Data Science and Political Change

(Photo: Screengrab/ FiveThirtyEight prediction map for presidential election, accessed Thursday, October 20, 2016.

Information technology and data science have been among the great disrupters of business paradigms in recent decades. The day when they play a similar role in political elections may have already arrived.

Since election day there has been no shortage of theories advanced to explain Donald Trump’s surprise victory in the US presidential race. Explanations have focused on the importance of rural white voters and their antipathy toward the “establishment” and elites, a weak economic recovery coupled with increasing income inequality, lower voter turnout among Democratic voters in key swing states, a nativist political movement sweeping the globe, racism, and misogyny.

I suspect all of these factors played a role. But so did the Trump campaign’s decision to forego the traditional tsunami of spending on broadcast ads targeted at demographic groups in favor of narrowcast digital ads.

The Trump campaign spent far less than the Clinton campaign did on TV and radio ads, while leaning more heavily on digital marketing. The chart below shows figures reported by Fortune for each campaign’s ad spending in the final weeks of the election (starting Oct. 20). A similar spending gap on traditional broadcast channels had been seen throughout the campaign, with Clinton spending roughly three times as much as Trump on TV and radio spots prior to Oct. 20.


As Bloomberg BusinessWeek reported in October, the Trump campaign’s digital messaging strategy leaned heavily on Facebook. In particular, it made use of so-called “dark posts” – nonpublic Facebook posts that could only be seen by those the campaign wanted to see them. These were particularly useful in targeted voter suppression campaigns (e.g., placing a video of Clinton’s controversial 1996 comment that some African-American males were “super-predators” into the feeds of potential African-American voters).

More sophisticated data modeling was reportedly deployed on behalf of the Trump campaign by Cambridge Analytica, a firm that touts psychographic profiling as its competitive edge.

The idea of psychographic profiling or psychographic segmentation – targeting groups with similar interests, personality traits, and needs – has been around since the 1960s. But until recently efforts at developing robust, useable segmentations based on psychographic factors were hampered by the difficulty of identifying which segment an individual belonged to. Market researchers could survey a sample of consumers and use their responses to create segments that were likely to respond in predictable ways to specific product features or marketing messages. They could size the segments by using the principles of statistical sampling to project the survey results to the population as a whole. But they could not confidently assign a given consumer (or voter) to a segment for targeting unless he or she happened to be a member of the survey sample.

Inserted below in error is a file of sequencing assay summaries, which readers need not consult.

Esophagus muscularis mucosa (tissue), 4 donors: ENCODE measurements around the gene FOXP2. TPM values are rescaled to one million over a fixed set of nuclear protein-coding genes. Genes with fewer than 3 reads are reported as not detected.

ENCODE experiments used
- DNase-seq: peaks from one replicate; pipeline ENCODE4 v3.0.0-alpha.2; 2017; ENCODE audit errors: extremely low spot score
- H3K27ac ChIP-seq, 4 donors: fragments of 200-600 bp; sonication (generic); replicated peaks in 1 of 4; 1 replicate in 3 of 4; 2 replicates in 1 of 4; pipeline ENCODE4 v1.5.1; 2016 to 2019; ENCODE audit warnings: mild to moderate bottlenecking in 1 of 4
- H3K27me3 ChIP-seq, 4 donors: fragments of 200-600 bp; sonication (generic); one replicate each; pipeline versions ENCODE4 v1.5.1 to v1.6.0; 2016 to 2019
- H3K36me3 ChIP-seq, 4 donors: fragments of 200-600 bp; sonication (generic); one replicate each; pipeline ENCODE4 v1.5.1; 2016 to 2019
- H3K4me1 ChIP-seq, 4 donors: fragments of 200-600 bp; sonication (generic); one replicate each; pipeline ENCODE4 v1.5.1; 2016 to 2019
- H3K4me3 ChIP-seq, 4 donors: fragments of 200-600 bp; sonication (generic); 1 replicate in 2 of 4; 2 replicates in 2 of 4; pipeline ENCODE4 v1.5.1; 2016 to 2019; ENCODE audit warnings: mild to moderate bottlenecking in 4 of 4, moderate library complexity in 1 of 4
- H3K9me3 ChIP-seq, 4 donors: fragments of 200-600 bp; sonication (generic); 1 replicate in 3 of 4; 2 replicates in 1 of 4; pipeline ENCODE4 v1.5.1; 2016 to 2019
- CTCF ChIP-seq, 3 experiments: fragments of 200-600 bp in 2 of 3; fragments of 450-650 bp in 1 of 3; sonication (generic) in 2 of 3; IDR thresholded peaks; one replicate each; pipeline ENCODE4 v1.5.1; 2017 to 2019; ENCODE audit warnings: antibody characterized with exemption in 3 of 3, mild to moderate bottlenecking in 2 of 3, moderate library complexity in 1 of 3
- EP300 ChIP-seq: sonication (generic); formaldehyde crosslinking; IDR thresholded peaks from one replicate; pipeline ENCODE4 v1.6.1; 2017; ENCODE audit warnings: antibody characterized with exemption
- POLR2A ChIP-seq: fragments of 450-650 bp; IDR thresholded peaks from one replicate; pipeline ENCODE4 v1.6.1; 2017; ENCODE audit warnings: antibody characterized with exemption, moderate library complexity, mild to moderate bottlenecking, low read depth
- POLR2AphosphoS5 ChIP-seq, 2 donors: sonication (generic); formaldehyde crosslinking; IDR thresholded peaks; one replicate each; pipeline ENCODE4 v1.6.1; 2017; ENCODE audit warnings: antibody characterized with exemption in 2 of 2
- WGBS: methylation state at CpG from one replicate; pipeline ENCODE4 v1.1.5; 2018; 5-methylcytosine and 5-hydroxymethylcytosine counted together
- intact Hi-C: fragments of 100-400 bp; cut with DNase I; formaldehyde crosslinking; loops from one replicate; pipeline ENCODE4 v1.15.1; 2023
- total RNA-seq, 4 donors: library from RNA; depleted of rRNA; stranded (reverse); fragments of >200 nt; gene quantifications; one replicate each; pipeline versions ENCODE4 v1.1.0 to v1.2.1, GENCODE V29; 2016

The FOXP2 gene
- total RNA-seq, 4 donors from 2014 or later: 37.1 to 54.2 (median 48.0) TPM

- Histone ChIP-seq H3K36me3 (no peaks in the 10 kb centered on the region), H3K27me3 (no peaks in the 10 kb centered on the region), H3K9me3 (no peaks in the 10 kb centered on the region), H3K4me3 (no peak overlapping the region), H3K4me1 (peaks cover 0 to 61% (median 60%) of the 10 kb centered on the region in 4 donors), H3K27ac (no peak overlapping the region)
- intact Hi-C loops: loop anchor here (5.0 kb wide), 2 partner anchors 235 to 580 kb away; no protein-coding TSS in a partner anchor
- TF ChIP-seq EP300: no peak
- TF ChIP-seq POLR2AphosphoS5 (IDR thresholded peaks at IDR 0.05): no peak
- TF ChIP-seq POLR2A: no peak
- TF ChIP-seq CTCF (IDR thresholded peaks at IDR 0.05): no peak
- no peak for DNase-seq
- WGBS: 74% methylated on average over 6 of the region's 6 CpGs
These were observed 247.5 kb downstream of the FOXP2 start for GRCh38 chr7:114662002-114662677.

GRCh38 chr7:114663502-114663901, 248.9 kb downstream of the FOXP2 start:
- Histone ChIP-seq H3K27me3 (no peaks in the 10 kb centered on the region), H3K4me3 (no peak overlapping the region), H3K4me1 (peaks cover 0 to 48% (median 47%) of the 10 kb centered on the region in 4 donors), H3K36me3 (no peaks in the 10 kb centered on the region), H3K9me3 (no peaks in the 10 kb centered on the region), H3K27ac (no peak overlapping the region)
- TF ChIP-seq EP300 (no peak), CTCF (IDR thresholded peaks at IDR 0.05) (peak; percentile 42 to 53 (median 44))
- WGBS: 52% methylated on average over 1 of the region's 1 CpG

The nearly universal adoption of social media and smartphones – and the resulting ability to purchase hundreds of terabytes of individually identifiable data on consumers’ preferences (i.e., “likes”) has solved that problem. If you can identify useful psychographic segments inside that ocean of likes, posts, and retweets you can target precisely tailored messages to the right people. It’s as if 68% of the adult US population was part of your survey sample.

And yes, you can identify useful psychographic segments inside that ocean of social media data. One of the most widely accepted models of personality measurement, the Five Factor Model, postulates that much of a person’s behavior can be understood in terms of their levels of openness to new ideas and experiences, conscientiousness (impulse control and ability to stay on task), extraversion (engagement with the outside world), agreeableness (communal orientation, often with an optimistic view of human nature), and neuroticism (tendency to experience negative emotions). Recent research out of Stanford has shown that regression models based on Facebook likes can predict people’s scores on these five personality traits better than their Facebook friends can and almost as well as other studies found their spouses can.

This is essentially what Cambridge Analytica claims to have done for the Trump campaign – use Facebook likes, linked to other third-party data sources on party affiliation and voter registration, to target specific undecided or “persuadable” voters with messages that would resonate with their personality profile. If true, this represents a pivotal moment in the ability of data science to influence political outcomes.

Moreover, it represents a serious challenge to the Democratic party in its bid to regroup and mount a counteroffensive against Republican dominance in Washington. Steve Bannon is on Cambridge Analytica’s board, and Robert and Rebekah Mercer – among Trump’s largest financial contributors – are key investors in the firm. And, prior to the Trump campaign, Cambridge Analytica’s biggest success story was its role in the victory of Great Britain’s pro-Brexit forces.

In other words, Cambridge Analytica is a successful firm at the forefront of applying data science to political campaigns which is largely owned and directed by the “alt-right.”

If the Democrats hope to remain competitive they need to bring their political advertising and targeting strategies into the 21st Century. That means making a serious investment in digital marketing and cutting-edge data analytics, and weaning themselves off their reliance on television and radio advertising.